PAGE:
NEW YORK -- As first reported by Newsday, Alex Rodriguez is expected to testify before the three-member arbitration panel -- OK, he will be performing essentially for independent arbitrator Fredric Horowitz, since the other two votes (Rob Manfred of MLB and David Prouty of the players' association) are already spoken for -- when the hearing into his grievance against baseball's 211-game suspension for alleged PED use resumes Monday.
And while it is unlikely A-Rod will slip up and say something that gets him into further hot water, there is a real and inherent danger in having him testify: the possibility that his testimony before Horowitz could conflict with what he told a Buffalo grand jury in 2010 during the investigation of Dr. Anthony Galea, the Toronto-based sports doctor who admitted smuggling human growth hormone into the United States.
That testimony is still under seal, and while MLB filed a motion in October to have A-Rod's testimony unsealed, there has been no indication it will ever be made public. But if, for example, Rodriguez testifies before Horowitz that he never used HGH, it could open the door for baseball to renew its efforts to make his grand jury testimony public on the grounds that MLB suspects he answered the question differently three years ago, according to a source with legal training who is familiar with the case and spoke to ESPNNewYork.com on condition of anonymity.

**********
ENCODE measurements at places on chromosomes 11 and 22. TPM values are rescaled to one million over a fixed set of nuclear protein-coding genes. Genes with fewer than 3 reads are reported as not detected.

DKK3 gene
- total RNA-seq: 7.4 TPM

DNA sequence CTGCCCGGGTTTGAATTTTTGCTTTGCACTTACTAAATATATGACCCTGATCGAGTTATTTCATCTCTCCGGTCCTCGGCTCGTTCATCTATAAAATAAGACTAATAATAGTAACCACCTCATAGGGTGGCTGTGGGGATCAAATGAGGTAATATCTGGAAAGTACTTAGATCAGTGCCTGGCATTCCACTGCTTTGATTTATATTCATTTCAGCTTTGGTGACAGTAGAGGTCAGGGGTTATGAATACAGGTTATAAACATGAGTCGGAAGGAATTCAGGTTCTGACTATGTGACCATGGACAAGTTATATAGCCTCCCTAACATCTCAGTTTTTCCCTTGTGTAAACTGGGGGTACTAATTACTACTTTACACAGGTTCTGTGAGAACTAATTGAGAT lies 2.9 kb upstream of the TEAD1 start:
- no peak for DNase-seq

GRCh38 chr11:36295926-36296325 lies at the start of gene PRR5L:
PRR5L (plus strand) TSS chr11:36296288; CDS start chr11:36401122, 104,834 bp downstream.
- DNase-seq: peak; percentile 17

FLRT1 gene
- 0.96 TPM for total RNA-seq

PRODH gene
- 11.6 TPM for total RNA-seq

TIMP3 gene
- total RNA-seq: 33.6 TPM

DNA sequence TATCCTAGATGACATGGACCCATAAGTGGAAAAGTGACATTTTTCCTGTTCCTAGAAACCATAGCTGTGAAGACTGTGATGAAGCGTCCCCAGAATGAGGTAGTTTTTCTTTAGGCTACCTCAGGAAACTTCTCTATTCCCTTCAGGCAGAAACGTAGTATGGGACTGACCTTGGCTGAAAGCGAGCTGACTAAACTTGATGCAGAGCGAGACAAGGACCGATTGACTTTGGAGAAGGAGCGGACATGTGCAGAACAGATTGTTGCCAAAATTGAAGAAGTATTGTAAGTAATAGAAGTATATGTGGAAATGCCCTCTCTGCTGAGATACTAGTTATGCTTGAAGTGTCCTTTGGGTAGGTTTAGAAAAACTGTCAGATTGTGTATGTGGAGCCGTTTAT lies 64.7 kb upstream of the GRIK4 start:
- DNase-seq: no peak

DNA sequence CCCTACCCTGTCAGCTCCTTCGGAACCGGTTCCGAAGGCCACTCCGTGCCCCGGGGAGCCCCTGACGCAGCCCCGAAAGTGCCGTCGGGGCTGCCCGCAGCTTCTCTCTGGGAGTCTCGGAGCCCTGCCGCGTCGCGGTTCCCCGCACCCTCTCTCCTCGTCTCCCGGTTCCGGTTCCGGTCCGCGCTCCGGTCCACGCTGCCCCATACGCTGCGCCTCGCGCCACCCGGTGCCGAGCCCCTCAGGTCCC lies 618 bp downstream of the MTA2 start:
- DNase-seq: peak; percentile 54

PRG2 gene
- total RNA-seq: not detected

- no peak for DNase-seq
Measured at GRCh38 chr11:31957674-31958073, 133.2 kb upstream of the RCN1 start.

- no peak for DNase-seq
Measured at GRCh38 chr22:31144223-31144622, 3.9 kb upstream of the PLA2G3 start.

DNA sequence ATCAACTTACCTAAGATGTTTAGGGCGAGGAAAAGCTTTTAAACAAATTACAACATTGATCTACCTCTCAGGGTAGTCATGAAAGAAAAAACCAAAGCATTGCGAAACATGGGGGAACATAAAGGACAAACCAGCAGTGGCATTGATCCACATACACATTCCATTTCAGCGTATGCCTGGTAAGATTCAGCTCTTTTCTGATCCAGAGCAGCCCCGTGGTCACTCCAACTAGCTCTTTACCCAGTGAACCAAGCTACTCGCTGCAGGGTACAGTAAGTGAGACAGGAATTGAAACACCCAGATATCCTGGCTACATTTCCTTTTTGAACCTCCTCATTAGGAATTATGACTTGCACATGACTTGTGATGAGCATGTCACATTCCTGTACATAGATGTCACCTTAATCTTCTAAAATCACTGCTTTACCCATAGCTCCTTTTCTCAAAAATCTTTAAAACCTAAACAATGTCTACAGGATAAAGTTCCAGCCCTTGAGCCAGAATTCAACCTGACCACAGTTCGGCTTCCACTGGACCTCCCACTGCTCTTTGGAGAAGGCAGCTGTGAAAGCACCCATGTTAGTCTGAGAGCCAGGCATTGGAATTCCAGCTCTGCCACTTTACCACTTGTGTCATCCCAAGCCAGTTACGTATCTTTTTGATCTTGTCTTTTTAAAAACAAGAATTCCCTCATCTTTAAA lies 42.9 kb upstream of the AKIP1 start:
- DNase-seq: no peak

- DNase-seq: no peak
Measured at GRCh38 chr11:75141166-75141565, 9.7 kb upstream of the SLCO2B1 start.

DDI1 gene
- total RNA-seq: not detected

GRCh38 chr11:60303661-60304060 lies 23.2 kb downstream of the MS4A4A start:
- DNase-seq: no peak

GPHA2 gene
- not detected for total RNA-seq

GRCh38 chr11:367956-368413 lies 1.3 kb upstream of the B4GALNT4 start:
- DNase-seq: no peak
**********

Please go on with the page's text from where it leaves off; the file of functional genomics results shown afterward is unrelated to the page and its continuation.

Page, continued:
That is where the danger for Rodriguez arises, not in the "preinterview process" agreed to by the players in the current collective bargaining agreement. According to a source familiar with the process, baseball is entitled to conduct a preinterview with any player who chooses to testify in his own defense at a hearing -- with defense lawyers present, of course -- but there is no electronic recording or stenography taken. The only record of what Rodriguez says will be whatever notes are made by the lawyers.
In addition to the fact that there will be no tape or verbatim transcript of his words to prove definitively what was said, it is expected that A-Rod will be carefully coached by his high-priced legal team to ensure what he says is consistent at both sessions. "They should be able to pull that off," the source said, "Unless, of course, he's really limited, if you know what I mean."
It is expected that Rodriguez will testify to having never obtained illegal substances from Anthony Bosch, the proprietor of the now shuttered Biogenesis "anti-aging clinic," and may cite the example of Gio Gonzalez -- the Washington Nationals pitcher whose name also wound up in Bosch's records but has not been disciplined by MLB -- as evidence that some players went to Bosch for legal supplements.
That may serve him well for the arbitration hearing; sources tell me A-Rod will not accept a single day's suspension and plans to take his case to federal court if Horowitz rules against him. But it could backfire if baseball is successful in getting his Buffalo testimony unsealed.